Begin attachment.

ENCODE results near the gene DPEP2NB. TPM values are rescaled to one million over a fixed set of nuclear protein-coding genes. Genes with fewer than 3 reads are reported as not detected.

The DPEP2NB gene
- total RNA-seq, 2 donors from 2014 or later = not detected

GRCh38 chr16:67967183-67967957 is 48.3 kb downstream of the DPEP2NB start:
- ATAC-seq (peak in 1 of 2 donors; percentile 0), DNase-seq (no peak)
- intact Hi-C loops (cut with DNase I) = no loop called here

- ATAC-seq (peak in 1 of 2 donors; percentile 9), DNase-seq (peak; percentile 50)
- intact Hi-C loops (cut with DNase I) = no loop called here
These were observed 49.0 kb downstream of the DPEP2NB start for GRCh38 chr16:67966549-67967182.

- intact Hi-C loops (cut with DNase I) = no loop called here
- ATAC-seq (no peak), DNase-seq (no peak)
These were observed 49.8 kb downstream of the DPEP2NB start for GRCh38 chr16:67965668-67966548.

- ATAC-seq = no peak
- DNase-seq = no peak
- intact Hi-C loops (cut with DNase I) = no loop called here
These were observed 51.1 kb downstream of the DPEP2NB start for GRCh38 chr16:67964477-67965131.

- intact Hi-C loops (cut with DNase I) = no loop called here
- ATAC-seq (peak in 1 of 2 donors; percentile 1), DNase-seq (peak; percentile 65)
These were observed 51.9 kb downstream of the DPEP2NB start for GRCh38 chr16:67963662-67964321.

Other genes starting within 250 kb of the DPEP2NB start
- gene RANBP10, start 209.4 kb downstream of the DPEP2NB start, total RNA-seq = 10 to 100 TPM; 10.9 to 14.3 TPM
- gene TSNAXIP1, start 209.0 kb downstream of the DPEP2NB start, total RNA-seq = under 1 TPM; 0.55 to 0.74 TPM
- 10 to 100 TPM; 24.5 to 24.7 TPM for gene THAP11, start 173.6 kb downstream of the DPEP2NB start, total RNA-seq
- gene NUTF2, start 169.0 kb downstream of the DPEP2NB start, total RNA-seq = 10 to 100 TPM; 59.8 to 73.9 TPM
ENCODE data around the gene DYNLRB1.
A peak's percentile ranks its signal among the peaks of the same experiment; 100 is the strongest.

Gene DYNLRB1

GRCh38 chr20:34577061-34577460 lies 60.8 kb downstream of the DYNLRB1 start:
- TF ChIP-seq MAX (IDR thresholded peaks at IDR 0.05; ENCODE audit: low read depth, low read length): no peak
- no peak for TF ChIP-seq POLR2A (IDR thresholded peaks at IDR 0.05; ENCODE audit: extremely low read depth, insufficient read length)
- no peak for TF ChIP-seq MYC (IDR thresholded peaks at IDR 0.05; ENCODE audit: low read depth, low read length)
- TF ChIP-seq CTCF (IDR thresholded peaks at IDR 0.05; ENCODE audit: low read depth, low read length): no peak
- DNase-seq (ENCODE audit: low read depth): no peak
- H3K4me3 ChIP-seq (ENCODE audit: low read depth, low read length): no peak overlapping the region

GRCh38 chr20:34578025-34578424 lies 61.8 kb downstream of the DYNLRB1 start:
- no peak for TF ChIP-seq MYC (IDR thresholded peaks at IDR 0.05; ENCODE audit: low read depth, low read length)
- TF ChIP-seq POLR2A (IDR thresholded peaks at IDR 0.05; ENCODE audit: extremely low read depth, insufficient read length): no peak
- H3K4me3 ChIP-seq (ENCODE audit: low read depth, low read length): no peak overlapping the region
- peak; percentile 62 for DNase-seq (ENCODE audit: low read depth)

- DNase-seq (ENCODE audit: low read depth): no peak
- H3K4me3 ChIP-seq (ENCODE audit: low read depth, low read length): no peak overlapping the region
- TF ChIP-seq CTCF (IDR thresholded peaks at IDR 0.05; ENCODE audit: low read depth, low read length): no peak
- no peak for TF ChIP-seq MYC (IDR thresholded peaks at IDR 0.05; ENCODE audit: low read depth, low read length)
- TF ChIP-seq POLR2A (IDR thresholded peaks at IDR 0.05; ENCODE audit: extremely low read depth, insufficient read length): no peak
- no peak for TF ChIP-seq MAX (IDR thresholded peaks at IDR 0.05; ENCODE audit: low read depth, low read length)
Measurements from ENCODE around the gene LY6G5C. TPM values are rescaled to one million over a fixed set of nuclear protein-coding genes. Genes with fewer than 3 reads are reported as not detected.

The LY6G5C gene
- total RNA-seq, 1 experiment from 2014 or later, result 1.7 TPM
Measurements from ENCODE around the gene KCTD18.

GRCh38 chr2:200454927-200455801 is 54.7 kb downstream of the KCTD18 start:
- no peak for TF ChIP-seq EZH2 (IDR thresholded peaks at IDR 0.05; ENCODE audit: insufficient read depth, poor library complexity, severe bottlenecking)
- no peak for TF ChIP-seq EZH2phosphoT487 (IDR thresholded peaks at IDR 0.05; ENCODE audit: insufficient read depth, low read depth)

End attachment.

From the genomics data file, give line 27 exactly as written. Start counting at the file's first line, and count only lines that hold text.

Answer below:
Gene DYNLRB1